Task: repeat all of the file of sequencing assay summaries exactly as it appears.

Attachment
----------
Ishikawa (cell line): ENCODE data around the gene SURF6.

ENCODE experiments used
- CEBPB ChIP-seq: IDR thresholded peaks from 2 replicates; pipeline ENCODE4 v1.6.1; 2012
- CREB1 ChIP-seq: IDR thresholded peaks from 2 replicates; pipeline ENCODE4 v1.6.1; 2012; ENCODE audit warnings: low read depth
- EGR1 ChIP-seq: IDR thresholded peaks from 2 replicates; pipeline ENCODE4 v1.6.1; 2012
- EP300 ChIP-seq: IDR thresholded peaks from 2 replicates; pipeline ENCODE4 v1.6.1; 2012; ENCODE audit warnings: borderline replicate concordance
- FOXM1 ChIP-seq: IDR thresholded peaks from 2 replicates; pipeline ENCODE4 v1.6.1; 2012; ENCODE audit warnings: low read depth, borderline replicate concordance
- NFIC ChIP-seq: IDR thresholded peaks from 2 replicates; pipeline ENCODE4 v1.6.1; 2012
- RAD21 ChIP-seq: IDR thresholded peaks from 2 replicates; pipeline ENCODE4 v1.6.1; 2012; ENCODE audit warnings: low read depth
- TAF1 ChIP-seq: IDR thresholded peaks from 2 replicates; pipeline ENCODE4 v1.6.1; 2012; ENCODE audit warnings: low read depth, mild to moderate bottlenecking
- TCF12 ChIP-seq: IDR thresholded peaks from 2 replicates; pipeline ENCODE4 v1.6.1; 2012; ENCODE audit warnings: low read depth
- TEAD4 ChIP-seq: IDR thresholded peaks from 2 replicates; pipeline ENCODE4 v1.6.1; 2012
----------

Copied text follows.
Ishikawa (cell line): ENCODE data around the gene SURF6.

ENCODE experiments used
- CEBPB ChIP-seq: IDR thresholded peaks from 2 replicates; pipeline ENCODE4 v1.6.1; 2012
- CREB1 ChIP-seq: IDR thresholded peaks from 2 replicates; pipeline ENCODE4 v1.6.1; 2012; ENCODE audit warnings: low read depth
- EGR1 ChIP-seq: IDR thresholded peaks from 2 replicates; pipeline ENCODE4 v1.6.1; 2012
- EP300 ChIP-seq: IDR thresholded peaks from 2 replicates; pipeline ENCODE4 v1.6.1; 2012; ENCODE audit warnings: borderline replicate concordance
- FOXM1 ChIP-seq: IDR thresholded peaks from 2 replicates; pipeline ENCODE4 v1.6.1; 2012; ENCODE audit warnings: low read depth, borderline replicate concordance
- NFIC ChIP-seq: IDR thresholded peaks from 2 replicates; pipeline ENCODE4 v1.6.1; 2012
- RAD21 ChIP-seq: IDR thresholded peaks from 2 replicates; pipeline ENCODE4 v1.6.1; 2012; ENCODE audit warnings: low read depth
- TAF1 ChIP-seq: IDR thresholded peaks from 2 replicates; pipeline ENCODE4 v1.6.1; 2012; ENCODE audit warnings: low read depth, mild to moderate bottlenecking
- TCF12 ChIP-seq: IDR thresholded peaks from 2 replicates; pipeline ENCODE4 v1.6.1; 2012; ENCODE audit warnings: low read depth
- TEAD4 ChIP-seq: IDR thresholded peaks from 2 replicates; pipeline ENCODE4 v1.6.1; 2012